MEXICO CITY/WASHINGTON (Reuters) -U.S. President Joe Biden and his Mexican counterpart agreed during a call on Thursday that more enforcement at the border between their countries is needed, the White House said, as record numbers of people trying to cross have disrupted trade.
Top U.S. officials - including Secretary of State Antony Blinken, Homeland Security Secretary Alejandro Mayorkas and U.S. Homeland Security adviser Elizabeth Sherwood-Randall - will travel to Mexico in coming days to meet with President Andres Manuel Lopez Obrador on the issue, White House national security spokesperson John Kirby said in a briefing with reporters.
The visit will focus on efforts to stem migratory flows and how the two countries can work together, Kirby said, later adding that the leaders had spoken about what could be done from Mexico to slow down the process.
"There's probably more we can be doing," Kirby said.
Dozens of major U.S. agricultural groups on Wednesday urged the U.S. to reopen two rail crossings on the Texas-Mexico border to restore trade routes closed due to rising migrant crossings.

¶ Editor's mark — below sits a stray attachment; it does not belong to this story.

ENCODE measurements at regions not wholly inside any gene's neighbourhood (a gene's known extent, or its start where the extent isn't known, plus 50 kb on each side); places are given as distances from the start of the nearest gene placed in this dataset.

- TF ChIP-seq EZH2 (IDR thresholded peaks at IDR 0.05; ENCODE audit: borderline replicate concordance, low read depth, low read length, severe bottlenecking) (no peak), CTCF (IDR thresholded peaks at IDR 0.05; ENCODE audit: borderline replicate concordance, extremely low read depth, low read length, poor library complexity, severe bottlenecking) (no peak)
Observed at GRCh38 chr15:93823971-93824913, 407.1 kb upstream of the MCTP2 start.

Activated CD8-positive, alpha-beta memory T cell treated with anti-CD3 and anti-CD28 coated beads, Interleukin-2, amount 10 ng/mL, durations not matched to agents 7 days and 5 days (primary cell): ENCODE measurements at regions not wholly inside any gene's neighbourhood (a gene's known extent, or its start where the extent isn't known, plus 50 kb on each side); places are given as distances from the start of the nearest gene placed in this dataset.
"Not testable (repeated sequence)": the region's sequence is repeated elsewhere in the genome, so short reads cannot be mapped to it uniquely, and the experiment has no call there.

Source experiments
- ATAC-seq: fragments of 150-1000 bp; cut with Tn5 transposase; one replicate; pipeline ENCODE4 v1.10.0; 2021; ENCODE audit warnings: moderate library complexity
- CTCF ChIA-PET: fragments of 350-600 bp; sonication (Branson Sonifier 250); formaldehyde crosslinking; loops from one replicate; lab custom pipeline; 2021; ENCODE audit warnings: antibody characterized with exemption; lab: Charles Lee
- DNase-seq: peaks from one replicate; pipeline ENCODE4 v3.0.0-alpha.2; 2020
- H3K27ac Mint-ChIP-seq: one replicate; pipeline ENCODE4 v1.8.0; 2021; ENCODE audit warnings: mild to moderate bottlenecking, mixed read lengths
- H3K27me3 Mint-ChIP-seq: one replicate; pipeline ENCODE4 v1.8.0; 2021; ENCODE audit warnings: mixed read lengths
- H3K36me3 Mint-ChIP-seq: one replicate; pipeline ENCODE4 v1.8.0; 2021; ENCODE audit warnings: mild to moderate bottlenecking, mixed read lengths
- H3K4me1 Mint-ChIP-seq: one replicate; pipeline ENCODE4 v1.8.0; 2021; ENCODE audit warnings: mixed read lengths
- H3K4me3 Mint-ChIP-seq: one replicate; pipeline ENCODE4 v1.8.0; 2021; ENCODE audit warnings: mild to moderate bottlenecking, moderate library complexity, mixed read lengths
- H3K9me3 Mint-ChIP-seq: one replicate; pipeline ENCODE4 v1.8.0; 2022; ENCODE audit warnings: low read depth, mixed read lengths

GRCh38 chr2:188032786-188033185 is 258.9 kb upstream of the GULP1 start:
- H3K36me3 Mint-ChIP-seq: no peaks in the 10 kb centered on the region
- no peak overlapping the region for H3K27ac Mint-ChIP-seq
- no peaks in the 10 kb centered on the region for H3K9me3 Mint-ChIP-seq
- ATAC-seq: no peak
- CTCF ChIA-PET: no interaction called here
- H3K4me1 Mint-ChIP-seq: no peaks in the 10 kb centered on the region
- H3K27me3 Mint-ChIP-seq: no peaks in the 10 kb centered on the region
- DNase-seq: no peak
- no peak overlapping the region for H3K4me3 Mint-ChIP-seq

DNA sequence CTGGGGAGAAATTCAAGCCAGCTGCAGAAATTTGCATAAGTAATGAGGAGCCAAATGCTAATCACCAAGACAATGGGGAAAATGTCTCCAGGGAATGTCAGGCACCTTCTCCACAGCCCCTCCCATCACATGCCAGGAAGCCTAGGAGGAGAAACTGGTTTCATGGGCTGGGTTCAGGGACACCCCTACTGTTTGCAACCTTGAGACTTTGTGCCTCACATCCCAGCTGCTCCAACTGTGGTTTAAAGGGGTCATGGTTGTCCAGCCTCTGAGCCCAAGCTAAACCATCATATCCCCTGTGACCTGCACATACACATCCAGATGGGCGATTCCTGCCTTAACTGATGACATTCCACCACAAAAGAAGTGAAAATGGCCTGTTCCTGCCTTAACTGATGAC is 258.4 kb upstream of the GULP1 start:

The White House then said it was working with Mexico to resolve issues that led to the closures.
That step followed a temporary suspension of expulsions of migrants by Mexican immigration authorities due to an end-of-year funding crunch, according to officials.
Lopez Obrador told a press conference Biden had requested the call.
Biden, who is seeking reelection next year, has been under sustained political pressure to stem the record arrivals at the U.S.-Mexico border.
(Reporting by Raul Cortes and Kylie Madry in Mexico City and Trevor Hunnicutt, Susan Heavey and Katharine Jackson in Washington; Additional reporting by Nandita Bose; Editing by Chizu Nomiyama and Alistair Bell)